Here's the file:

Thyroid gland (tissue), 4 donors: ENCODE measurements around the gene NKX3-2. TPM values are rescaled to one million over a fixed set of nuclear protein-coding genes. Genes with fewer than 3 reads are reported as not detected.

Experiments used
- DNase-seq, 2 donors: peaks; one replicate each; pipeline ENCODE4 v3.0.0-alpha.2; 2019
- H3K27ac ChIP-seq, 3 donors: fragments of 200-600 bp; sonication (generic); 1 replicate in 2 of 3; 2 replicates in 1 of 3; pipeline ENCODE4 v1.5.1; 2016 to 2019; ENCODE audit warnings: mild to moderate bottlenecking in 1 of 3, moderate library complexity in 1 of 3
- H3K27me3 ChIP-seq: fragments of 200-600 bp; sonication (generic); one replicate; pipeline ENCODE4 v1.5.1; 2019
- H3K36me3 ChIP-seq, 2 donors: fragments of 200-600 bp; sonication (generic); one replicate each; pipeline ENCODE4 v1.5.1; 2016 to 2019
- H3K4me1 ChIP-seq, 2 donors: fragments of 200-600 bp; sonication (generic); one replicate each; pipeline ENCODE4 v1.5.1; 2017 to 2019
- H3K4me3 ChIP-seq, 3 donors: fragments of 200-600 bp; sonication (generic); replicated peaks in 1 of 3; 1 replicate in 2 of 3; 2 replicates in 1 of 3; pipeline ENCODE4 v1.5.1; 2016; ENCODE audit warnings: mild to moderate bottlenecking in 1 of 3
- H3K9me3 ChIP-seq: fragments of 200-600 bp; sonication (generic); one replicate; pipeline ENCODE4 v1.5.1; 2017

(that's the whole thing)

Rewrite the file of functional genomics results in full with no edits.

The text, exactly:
Thyroid gland (tissue), 4 donors: ENCODE measurements around the gene NKX3-2. TPM values are rescaled to one million over a fixed set of nuclear protein-coding genes. Genes with fewer than 3 reads are reported as not detected.

Experiments used
- DNase-seq, 2 donors: peaks; one replicate each; pipeline ENCODE4 v3.0.0-alpha.2; 2019
- H3K27ac ChIP-seq, 3 donors: fragments of 200-600 bp; sonication (generic); 1 replicate in 2 of 3; 2 replicates in 1 of 3; pipeline ENCODE4 v1.5.1; 2016 to 2019; ENCODE audit warnings: mild to moderate bottlenecking in 1 of 3, moderate library complexity in 1 of 3
- H3K27me3 ChIP-seq: fragments of 200-600 bp; sonication (generic); one replicate; pipeline ENCODE4 v1.5.1; 2019
- H3K36me3 ChIP-seq, 2 donors: fragments of 200-600 bp; sonication (generic); one replicate each; pipeline ENCODE4 v1.5.1; 2016 to 2019
- H3K4me1 ChIP-seq, 2 donors: fragments of 200-600 bp; sonication (generic); one replicate each; pipeline ENCODE4 v1.5.1; 2017 to 2019
- H3K4me3 ChIP-seq, 3 donors: fragments of 200-600 bp; sonication (generic); replicated peaks in 1 of 3; 1 replicate in 2 of 3; 2 replicates in 1 of 3; pipeline ENCODE4 v1.5.1; 2016; ENCODE audit warnings: mild to moderate bottlenecking in 1 of 3
- H3K9me3 ChIP-seq: fragments of 200-600 bp; sonication (generic); one replicate; pipeline ENCODE4 v1.5.1; 2017